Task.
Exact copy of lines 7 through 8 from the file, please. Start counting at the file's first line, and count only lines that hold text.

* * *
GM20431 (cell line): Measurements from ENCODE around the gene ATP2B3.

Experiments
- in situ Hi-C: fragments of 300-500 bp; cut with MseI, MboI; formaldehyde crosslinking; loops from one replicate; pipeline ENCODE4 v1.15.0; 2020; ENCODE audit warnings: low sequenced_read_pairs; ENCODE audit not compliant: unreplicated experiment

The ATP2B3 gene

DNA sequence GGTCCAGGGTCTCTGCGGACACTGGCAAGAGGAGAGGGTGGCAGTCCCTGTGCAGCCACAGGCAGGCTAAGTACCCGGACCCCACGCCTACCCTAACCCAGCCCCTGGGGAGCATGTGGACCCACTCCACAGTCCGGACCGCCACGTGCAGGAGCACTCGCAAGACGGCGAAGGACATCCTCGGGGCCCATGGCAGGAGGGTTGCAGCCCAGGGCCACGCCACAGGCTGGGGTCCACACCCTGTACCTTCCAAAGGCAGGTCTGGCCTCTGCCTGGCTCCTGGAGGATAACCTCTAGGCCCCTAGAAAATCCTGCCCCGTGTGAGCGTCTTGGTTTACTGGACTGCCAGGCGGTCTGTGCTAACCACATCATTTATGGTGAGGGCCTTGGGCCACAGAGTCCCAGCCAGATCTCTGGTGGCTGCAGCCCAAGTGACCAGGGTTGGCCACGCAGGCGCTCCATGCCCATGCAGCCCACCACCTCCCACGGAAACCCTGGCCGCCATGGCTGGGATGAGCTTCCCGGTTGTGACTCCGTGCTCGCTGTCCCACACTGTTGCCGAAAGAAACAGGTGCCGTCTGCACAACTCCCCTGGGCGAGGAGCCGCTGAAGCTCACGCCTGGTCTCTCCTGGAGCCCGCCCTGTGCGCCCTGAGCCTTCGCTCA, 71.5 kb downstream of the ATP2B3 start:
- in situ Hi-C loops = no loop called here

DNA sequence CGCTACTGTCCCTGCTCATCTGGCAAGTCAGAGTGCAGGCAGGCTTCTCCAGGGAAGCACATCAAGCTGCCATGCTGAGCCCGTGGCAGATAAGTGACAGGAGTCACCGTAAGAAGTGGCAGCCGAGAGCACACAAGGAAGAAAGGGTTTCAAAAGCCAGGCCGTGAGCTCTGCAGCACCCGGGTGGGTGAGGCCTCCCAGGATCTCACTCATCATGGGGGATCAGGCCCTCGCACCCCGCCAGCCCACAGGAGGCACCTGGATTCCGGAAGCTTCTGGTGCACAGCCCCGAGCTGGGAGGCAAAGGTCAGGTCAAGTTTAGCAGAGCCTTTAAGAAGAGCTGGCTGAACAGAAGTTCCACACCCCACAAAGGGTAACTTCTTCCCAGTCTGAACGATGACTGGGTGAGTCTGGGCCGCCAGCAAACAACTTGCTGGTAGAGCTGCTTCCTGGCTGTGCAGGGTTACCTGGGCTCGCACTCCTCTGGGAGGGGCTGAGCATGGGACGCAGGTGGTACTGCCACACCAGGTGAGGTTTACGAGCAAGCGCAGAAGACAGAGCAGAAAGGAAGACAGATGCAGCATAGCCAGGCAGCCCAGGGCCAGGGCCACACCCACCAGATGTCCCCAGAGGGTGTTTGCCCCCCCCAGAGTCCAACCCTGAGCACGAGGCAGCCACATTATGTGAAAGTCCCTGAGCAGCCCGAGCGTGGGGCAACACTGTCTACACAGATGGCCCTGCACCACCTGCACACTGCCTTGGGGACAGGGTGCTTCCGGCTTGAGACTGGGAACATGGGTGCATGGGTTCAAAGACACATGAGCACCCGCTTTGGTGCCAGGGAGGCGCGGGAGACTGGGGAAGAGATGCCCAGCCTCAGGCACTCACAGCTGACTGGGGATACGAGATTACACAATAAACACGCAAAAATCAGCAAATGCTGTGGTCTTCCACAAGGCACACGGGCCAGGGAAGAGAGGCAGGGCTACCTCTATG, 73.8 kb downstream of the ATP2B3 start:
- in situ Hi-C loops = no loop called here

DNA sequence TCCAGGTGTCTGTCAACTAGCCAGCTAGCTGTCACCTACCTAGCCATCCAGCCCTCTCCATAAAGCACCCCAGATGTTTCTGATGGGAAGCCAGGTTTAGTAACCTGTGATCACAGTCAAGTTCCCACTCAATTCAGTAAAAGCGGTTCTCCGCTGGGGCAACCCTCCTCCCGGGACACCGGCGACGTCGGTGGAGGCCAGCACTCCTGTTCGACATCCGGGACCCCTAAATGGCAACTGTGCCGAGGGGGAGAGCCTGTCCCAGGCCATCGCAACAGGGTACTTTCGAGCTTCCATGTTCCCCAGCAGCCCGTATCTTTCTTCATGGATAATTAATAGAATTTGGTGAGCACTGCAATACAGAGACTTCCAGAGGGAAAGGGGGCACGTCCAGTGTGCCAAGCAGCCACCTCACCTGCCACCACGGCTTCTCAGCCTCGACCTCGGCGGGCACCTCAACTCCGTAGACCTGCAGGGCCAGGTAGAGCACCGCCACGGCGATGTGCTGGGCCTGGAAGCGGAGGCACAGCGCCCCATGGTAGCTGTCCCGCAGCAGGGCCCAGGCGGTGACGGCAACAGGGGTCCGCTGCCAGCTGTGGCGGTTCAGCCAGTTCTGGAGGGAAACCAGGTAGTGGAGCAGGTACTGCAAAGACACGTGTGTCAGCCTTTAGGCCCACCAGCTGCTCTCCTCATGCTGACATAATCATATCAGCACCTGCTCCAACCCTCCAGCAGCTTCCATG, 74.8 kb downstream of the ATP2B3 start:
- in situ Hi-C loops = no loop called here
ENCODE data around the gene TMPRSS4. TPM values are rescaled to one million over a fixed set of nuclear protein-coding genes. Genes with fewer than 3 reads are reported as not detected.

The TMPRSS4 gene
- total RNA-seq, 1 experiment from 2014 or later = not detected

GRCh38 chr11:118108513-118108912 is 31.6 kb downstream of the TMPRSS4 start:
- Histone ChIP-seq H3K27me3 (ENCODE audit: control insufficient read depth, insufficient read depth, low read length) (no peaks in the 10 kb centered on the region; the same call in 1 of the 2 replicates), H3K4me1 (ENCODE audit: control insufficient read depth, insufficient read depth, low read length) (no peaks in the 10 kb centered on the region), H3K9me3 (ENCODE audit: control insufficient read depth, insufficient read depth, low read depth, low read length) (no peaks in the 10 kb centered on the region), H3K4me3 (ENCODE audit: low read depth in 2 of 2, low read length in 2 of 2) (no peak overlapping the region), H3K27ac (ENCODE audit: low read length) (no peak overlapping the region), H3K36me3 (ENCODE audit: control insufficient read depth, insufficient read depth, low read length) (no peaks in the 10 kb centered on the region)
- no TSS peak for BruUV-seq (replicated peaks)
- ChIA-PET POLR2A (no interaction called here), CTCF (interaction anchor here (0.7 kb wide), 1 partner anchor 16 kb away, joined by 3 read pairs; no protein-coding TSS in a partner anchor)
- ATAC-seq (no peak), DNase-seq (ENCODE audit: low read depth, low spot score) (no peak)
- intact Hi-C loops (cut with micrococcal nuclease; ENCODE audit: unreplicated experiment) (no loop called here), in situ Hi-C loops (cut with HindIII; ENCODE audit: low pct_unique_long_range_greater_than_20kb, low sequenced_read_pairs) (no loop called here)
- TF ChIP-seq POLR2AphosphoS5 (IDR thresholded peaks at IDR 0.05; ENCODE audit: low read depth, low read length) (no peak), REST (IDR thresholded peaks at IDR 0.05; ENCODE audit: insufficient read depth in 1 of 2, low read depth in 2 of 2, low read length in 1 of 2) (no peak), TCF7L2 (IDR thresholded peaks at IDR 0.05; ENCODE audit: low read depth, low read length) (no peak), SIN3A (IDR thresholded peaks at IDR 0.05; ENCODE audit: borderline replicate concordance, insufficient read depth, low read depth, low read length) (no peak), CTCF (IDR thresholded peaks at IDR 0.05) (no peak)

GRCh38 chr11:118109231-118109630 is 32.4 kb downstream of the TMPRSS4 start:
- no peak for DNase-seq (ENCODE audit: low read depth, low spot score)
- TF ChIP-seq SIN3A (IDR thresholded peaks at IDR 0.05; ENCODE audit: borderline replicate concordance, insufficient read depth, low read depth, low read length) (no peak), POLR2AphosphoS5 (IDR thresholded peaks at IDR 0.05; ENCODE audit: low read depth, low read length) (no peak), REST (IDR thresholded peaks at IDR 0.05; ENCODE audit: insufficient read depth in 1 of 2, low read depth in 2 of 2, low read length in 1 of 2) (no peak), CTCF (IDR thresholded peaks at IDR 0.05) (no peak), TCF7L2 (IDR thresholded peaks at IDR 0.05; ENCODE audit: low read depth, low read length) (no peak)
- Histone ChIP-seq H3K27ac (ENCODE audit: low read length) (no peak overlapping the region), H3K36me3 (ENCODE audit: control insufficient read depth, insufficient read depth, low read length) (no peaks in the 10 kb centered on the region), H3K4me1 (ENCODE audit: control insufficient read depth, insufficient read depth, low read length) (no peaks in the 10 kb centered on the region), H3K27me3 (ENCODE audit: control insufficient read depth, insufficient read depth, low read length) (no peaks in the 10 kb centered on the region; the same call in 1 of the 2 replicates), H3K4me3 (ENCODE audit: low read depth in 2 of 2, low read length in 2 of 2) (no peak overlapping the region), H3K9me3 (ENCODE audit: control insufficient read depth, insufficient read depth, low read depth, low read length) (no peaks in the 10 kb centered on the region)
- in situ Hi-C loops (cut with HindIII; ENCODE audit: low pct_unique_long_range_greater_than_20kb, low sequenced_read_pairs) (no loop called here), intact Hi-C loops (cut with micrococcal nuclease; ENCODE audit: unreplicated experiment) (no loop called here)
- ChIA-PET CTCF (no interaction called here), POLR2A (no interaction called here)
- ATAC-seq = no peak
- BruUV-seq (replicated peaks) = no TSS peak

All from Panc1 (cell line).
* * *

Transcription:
DNA sequence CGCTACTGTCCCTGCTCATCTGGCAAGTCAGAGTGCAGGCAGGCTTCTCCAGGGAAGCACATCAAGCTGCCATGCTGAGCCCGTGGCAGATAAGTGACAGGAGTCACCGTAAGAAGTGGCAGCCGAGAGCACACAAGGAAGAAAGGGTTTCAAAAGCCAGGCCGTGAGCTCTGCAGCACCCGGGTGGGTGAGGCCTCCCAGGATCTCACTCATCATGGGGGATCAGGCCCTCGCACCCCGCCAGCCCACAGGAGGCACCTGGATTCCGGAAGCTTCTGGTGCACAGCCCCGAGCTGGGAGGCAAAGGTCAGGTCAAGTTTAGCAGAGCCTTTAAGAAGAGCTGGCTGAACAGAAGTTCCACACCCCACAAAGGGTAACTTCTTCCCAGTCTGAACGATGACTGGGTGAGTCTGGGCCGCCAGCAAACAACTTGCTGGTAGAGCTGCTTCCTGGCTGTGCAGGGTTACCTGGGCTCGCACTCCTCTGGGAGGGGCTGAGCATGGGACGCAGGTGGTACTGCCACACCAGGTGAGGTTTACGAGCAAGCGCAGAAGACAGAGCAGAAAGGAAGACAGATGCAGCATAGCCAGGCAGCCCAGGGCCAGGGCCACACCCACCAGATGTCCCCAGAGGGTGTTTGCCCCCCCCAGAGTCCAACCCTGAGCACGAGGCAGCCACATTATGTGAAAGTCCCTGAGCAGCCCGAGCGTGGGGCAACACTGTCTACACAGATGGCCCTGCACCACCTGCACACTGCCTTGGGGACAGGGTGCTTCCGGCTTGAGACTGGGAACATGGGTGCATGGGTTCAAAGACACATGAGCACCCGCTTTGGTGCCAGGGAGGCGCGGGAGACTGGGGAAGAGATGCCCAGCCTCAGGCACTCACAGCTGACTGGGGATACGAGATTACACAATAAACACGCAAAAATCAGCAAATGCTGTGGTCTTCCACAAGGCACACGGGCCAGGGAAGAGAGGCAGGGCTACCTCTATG, 73.8 kb downstream of the ATP2B3 start:
- in situ Hi-C loops = no loop called here